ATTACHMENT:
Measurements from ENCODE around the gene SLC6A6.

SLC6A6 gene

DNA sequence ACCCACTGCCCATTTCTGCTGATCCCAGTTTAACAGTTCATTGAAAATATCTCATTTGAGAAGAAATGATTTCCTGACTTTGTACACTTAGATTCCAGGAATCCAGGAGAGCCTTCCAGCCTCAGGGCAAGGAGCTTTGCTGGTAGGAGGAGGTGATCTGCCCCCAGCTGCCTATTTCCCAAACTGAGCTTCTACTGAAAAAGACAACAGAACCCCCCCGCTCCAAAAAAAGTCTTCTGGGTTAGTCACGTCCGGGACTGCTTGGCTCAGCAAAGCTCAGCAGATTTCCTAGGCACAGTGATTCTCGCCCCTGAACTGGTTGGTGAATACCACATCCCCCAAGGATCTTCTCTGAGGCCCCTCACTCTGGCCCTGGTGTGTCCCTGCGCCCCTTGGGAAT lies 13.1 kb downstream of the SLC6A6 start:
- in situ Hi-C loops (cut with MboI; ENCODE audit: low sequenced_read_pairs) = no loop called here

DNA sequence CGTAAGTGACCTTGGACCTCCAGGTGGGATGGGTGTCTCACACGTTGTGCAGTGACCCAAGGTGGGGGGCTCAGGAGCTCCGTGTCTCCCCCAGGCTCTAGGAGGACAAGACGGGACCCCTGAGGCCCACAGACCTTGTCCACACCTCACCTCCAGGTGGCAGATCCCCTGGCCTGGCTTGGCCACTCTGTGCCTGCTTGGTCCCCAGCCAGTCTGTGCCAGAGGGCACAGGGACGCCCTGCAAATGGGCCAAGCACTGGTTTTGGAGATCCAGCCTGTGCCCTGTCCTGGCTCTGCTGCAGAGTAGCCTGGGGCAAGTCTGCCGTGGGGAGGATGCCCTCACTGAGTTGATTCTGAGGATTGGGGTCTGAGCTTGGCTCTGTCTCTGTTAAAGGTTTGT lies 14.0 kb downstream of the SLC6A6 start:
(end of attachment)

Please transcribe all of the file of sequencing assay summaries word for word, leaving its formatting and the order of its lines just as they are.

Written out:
Measurements from ENCODE around the gene SLC6A6.

SLC6A6 gene

DNA sequence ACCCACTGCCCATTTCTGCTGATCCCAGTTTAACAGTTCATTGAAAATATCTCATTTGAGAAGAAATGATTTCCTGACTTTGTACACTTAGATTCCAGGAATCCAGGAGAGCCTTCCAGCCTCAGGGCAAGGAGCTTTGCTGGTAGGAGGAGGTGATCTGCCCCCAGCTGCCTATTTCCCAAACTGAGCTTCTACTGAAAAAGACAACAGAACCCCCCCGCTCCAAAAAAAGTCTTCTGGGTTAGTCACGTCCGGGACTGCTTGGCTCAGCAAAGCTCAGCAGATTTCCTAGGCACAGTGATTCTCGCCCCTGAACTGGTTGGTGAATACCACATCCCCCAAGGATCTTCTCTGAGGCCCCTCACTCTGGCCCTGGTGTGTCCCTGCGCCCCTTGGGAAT lies 13.1 kb downstream of the SLC6A6 start:
- in situ Hi-C loops (cut with MboI; ENCODE audit: low sequenced_read_pairs) = no loop called here

DNA sequence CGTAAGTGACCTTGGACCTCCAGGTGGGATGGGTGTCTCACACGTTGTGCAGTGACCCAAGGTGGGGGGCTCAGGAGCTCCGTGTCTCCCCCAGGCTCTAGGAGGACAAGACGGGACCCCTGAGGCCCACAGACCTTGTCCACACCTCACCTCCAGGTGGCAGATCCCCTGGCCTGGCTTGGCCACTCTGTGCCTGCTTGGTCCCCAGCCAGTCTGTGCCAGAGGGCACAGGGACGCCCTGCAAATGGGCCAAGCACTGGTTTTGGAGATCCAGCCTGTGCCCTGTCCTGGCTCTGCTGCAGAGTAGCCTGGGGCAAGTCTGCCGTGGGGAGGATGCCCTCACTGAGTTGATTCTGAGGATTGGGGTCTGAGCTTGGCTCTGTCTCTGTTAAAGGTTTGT lies 14.0 kb downstream of the SLC6A6 start: